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On Thursday November 5th, UGBC teamed up with BC SLAM to host a slam poetry open mic night to present completely uncensored spoken art about mental health. The result was very powerful.
A lecture hall in Higgins was filled almost to capacity with students who listened, snapped and clapped for the brave individuals who got up to present their experiences, thoughts, feelings and art. Personal stories were shared with an audience comprised of friends and strangers. Though much of the material was heavy, I left the auditorium feeling uplifted. It was wonderful to hear from people who either overcame or are working to overcome very real afflictions. Moreover, I am hopeful that the event will further societal acceptance of those who suffer from mental health issues at BC.
Discussion of mental health is stifled by the stigma it carries. While the topic is certainly not as taboo as it was a generation ago, it is one still largely marginalized by society and on college campuses. This marginalization made the slam poetry event rare, but also wonderful.
The problem with feeling uncomfortable and refusing to talk about these difficult issues is that it effectively embarrasses those who are suffering from them, forcing them to suffer in silence. To break down these walls, it is important to openly and unashamedly talk about mental illness, or to simply create a space where dialogue can happen when people are ready to share.
We have little difficulty talking about a broken wrist. Physical rehabilitation carries little to no stigma. The attitude should not change when the ailment is in the brain instead of somewhere else in the body. Talk of chemical imbalances should not be more uncomfortable than talk of sprained knee or twisted ankle. Marginalizing these issues estranges the millions of people who suffer from them.
BC is neither immune to the suffering that these issues cause nor the stigma that exists against them. Boston College students feel an enormous pressure to conform, to fit in and to be as close to perfect as possible—or at least pretend. This climate is damaging for a multitude of reasons, but especially so for mental health. The pressure to fit in convinces people to conceal their struggles.
At BC, it’s hard to admit to even a single imperfection when everyone seemingly else has it all together. This climate reminds me of a Tuesday’s With Morrie quote that reads, “The culture we have does not make people feel good about themselves. And you have to be strong enough to say if the culture doesn’t work, don’t buy it.” Students at BC, and across the country, should stop buying it and start holding one another up. To achieve this goal, students should educate themselves on mental health and be prepared to discuss it.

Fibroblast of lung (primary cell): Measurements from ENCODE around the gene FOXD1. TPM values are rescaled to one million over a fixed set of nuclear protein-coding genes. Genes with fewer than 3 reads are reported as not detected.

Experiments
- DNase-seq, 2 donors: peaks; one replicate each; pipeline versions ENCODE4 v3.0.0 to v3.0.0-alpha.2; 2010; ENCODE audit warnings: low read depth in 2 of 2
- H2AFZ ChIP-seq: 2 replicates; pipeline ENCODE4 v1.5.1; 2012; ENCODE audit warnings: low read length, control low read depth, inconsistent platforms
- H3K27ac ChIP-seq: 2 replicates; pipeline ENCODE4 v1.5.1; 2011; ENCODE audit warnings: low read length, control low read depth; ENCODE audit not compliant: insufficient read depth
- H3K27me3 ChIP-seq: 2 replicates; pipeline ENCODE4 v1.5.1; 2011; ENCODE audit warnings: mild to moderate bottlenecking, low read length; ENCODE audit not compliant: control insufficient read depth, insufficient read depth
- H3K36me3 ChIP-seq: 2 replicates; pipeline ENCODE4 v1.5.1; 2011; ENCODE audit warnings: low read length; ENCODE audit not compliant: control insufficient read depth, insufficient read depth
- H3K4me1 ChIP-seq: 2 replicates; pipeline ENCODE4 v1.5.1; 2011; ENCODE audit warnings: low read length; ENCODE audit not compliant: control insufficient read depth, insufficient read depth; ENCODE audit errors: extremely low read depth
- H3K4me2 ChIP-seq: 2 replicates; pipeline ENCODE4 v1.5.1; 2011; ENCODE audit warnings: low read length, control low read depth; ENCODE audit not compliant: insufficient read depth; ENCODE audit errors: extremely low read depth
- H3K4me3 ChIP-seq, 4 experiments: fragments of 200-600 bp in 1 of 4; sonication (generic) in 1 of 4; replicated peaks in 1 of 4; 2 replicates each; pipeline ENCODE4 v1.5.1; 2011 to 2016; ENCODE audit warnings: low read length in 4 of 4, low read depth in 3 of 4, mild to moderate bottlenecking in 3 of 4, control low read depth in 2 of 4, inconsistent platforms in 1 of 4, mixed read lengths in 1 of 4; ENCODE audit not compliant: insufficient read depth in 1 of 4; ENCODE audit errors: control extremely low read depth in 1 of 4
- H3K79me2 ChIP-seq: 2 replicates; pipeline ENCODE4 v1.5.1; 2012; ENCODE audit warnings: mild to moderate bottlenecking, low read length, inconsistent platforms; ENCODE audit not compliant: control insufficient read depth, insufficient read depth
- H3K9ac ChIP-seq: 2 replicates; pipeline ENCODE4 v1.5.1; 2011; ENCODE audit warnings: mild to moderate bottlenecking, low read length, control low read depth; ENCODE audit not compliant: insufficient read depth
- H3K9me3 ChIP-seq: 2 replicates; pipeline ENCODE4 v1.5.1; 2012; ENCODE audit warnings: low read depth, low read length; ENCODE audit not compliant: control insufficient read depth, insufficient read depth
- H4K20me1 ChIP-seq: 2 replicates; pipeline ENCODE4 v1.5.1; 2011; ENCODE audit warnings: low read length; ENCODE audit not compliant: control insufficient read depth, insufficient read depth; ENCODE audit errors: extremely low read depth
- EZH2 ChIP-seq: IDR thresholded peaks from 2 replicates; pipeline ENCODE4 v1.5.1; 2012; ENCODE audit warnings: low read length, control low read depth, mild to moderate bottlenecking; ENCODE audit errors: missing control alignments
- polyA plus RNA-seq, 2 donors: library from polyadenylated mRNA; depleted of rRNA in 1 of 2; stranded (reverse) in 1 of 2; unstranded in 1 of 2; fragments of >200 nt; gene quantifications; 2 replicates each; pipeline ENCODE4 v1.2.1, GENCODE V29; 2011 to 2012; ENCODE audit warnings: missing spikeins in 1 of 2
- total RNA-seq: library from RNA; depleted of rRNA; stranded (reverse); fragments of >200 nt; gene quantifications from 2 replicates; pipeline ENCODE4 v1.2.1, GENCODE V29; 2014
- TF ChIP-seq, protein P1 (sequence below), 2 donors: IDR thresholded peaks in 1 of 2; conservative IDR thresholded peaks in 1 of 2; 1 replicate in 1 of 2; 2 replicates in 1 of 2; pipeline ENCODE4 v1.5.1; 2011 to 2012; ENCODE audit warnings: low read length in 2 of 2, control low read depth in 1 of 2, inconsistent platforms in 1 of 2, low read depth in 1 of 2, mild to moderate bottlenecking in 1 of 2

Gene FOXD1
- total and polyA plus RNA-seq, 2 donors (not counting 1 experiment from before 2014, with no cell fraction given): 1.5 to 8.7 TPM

The most common mental illnesses for college students in the US are depression, anxiety, eating disorders and addiction. Each year, over 1,000 college students commit suicide. Most suicidal college students are afflicted by depression or another mental health issue. It’s important for all of us to learn about the nature of these common diseases and have a basic understanding of the symptoms so that we can identify when a friend or even ourselves are suffering. No, students should not act as medical professionals, but at least if we have a capacity to identify possible problems, we can help our fellow students seek help.
One in four college students have a mental illness that is diagnosable. Do you have four friends? Statistically, one of them has a diagnosable mental illness. Do you want her to feel like she has to keep it a secret? Do you want him to seek help, or not? 40% of students do not even attempt to get help, and that speaks to one—or both—of two problems: the obvious, widespread stigma against these diseases and whether a college has enough resources to aid all of the students who seek help.
If you or a friend needs help, Boston College has a variety of resource on their University Counseling Services website. In addition, UGBC offers BC CHATS for anyone to talk to someone who is not their roommate or friend. BC certainly still has a long way to go in terms of being fully equipped to handle the vast amount of mental health issues on this campus, but these resources are a start.